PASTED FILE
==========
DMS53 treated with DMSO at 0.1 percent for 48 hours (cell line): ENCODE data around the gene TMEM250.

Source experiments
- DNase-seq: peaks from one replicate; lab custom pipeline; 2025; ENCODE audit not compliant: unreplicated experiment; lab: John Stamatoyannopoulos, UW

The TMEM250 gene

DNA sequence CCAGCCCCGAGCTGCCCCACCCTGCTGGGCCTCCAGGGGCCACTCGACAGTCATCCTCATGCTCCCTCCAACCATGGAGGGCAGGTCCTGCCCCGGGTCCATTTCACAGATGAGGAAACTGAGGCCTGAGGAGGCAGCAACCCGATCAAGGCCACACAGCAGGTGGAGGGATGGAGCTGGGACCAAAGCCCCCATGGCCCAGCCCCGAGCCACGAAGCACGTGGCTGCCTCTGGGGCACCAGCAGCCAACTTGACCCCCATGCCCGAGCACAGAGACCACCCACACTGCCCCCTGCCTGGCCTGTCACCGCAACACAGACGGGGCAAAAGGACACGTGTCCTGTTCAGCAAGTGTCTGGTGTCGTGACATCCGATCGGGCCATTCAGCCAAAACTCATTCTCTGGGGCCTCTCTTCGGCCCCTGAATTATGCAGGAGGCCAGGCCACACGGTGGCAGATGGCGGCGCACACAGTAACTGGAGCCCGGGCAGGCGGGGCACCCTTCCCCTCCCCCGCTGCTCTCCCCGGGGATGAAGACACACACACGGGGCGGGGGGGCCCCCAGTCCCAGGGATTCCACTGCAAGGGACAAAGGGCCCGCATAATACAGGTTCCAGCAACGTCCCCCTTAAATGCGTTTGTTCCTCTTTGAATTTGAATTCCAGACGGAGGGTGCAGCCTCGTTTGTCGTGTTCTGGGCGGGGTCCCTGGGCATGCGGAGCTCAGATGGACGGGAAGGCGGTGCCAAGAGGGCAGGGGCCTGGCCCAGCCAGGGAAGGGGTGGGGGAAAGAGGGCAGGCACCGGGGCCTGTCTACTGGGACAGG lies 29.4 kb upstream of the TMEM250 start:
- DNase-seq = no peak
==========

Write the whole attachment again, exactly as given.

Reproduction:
DMS53 treated with DMSO at 0.1 percent for 48 hours (cell line): ENCODE data around the gene TMEM250.

Source experiments
- DNase-seq: peaks from one replicate; lab custom pipeline; 2025; ENCODE audit not compliant: unreplicated experiment; lab: John Stamatoyannopoulos, UW

The TMEM250 gene

DNA sequence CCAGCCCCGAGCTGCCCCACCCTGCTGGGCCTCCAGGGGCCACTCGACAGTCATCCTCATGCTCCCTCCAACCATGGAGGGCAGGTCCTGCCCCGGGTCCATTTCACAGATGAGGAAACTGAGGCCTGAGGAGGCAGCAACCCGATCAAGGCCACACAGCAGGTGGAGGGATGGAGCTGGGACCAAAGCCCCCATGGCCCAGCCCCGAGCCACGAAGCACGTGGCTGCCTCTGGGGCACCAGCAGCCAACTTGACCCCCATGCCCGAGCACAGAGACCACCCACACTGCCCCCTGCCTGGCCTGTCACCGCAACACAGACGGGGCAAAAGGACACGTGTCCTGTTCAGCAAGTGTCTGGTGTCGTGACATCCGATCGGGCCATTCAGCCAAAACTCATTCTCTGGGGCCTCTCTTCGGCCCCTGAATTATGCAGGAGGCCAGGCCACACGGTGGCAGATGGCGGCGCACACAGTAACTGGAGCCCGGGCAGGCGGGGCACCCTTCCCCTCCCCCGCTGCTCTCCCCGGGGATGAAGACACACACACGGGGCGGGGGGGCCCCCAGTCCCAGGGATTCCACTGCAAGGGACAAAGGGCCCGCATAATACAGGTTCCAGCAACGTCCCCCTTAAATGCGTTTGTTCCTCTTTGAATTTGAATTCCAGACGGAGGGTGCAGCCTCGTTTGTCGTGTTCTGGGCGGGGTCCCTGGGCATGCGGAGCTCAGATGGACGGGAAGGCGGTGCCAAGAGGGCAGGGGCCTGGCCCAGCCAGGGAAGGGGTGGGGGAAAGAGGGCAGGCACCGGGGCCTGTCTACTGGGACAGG lies 29.4 kb upstream of the TMEM250 start:
- DNase-seq = no peak